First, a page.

By NANCY WEST, InDepthNH.org
CONCORD – The state filed a notice of appeal to the New Hampshire Supreme Court Wednesday indicating it will argue that a judge erred in ruling the Laurie List of dishonest law enforcement officers is a public record.
Superior Court Judge Charles Temple ruled April 23 that the full list, which is now called the Exculpatory Evidence Schedule, is not shielded by state law from disclosure.
Gilles Bissonnette, legal director of the ACLU-NH, said he was disappointed by the state’s decision to appeal.
“The Superior Court’s decision was not only correct, but it also was a historic victory for transparency and police accountability,” Bissonnette said. “The officers on the list have engaged in sustained misconduct that concerns credibility and truthfulness, and the public has a clear right to this information—especially when it goes to the core of an officer’s ability to perform his or her duties.”
The list contains the redacted names of 264 officers and includes the departments where they work or worked in the past, date of notification and type of sustained discipline that put them on the list.
Temple ruled the unredacted list is a public record in the public records suit filed by the ACLU-NH, the New Hampshire Center for Public Interest Journalism and other news outlets in Hillsborough County Superior Court South in Nashua.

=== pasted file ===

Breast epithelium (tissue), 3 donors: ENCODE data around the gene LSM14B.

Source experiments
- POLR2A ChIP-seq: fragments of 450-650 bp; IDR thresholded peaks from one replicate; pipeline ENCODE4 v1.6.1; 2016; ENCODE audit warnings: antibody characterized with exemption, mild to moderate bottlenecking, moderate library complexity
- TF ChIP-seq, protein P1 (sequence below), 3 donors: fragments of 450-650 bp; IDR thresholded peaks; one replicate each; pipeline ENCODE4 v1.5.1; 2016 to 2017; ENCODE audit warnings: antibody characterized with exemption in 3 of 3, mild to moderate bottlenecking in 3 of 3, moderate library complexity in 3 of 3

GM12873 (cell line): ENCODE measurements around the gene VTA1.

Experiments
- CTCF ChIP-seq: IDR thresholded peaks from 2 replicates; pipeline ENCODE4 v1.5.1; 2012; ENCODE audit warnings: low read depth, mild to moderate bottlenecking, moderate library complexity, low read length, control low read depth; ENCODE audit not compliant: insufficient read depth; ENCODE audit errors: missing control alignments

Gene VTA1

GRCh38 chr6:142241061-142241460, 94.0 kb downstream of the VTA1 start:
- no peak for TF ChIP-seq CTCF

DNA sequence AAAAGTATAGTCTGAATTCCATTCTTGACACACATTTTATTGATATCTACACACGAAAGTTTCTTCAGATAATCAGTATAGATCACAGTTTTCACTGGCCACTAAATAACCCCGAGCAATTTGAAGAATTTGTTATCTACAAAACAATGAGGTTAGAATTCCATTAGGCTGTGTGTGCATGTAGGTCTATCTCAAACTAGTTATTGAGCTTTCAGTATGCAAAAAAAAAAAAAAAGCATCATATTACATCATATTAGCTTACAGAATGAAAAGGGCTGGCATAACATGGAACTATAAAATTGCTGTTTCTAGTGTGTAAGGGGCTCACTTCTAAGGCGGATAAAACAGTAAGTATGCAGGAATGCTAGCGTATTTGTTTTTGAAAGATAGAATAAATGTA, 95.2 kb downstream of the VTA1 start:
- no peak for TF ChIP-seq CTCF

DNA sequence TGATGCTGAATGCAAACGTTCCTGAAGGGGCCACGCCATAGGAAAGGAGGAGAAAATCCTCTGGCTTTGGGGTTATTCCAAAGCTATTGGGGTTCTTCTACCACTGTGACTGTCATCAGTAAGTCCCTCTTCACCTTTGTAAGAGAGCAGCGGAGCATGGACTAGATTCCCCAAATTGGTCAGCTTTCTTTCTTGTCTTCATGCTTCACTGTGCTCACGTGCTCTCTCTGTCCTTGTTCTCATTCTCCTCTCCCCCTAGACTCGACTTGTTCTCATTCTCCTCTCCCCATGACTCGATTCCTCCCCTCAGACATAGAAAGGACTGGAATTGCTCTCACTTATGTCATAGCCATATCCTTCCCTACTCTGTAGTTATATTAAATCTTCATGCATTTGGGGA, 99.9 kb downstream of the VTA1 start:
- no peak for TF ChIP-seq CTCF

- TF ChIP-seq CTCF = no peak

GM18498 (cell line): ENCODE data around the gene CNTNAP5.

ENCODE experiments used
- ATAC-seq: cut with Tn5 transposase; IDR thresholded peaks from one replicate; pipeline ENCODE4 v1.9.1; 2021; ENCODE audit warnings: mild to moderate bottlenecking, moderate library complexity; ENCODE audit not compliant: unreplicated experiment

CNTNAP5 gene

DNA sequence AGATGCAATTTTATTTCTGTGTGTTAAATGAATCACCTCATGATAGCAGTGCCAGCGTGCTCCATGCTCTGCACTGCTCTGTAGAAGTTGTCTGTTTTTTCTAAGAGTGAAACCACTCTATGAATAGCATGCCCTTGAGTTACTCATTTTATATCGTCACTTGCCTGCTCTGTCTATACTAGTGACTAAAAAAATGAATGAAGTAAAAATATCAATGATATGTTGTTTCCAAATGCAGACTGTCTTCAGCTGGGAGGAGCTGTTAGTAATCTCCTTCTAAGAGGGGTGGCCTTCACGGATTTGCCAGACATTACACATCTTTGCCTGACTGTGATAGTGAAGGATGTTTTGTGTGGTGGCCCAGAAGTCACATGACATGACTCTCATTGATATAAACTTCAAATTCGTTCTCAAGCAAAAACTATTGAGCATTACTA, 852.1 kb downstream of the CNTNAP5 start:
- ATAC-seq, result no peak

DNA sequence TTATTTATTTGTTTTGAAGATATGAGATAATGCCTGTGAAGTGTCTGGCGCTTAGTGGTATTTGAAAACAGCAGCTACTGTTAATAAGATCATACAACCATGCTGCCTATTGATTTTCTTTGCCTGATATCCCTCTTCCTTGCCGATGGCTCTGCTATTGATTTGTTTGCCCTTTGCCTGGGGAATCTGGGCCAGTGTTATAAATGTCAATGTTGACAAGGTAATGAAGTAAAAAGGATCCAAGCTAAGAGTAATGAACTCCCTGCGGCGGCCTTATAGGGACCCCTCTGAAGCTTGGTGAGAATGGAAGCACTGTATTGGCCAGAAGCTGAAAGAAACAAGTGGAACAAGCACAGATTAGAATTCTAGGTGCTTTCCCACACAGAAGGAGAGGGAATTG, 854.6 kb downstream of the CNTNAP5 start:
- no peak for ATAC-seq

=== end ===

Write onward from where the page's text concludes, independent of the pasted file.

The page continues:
Six other media outlets across the state are also named: Concord Monitor, Keene Sentinel, Nashua Telegraph, Seacoast Media Group, Union Leader and Valley News.
The lawsuit argues that the public must have the unredacted list to hold government accountable. It is also the only way to make sure all criminal defendants are notified if an officer testifying against him or her is on the list.
Criminal defendants are constitutionally guaranteed all evidence favorable to them including sustained police discipline that could negatively affect their ability to testify truthfully.
Bissonnette said police have no privacy interests when it comes to their own misconduct.
“Without transparency, the public is left unaware of which officers in their towns have had issues concerning their truthfulness or credibility,” Bissonnette said. “Secrecy also means that defense lawyers have no way to verify whether state prosecutors are properly disclosing to defendants in criminal cases when a testifying officer has a credibility issue.”
The state didn’t respond to a request for comment on their notice of appeal.
The notice of appeal listed the following questions to be raised:
- Did the trial court err in denying the defendant’s motion to dismiss and in holding that neither any statute nor exemption precludes disclosure of the Exculpatory Evidence Schedule pursuant to RSA 91a?
- Did the trial court err in holding that RSA 105:13-b does not proscribe disclosure of the Exculpatory Evidence Schedule?
- Did the trial court err in holding that the Exculpatory Evidence Schedule is not categorically exempt from disclosure pursuant to in RSA 91 a?
- Did the trial court err in holding that the Exculpatory Evidence Schedule is not exempt based on any other exemption in 91 a?
- Did the trial court err in failing to conduct a balancing test as required by this court’s precedent with respect to RSA 91 a to determine whether disclosure of the Exculpatory Evidence Schedule would constitute an invasion of privacy?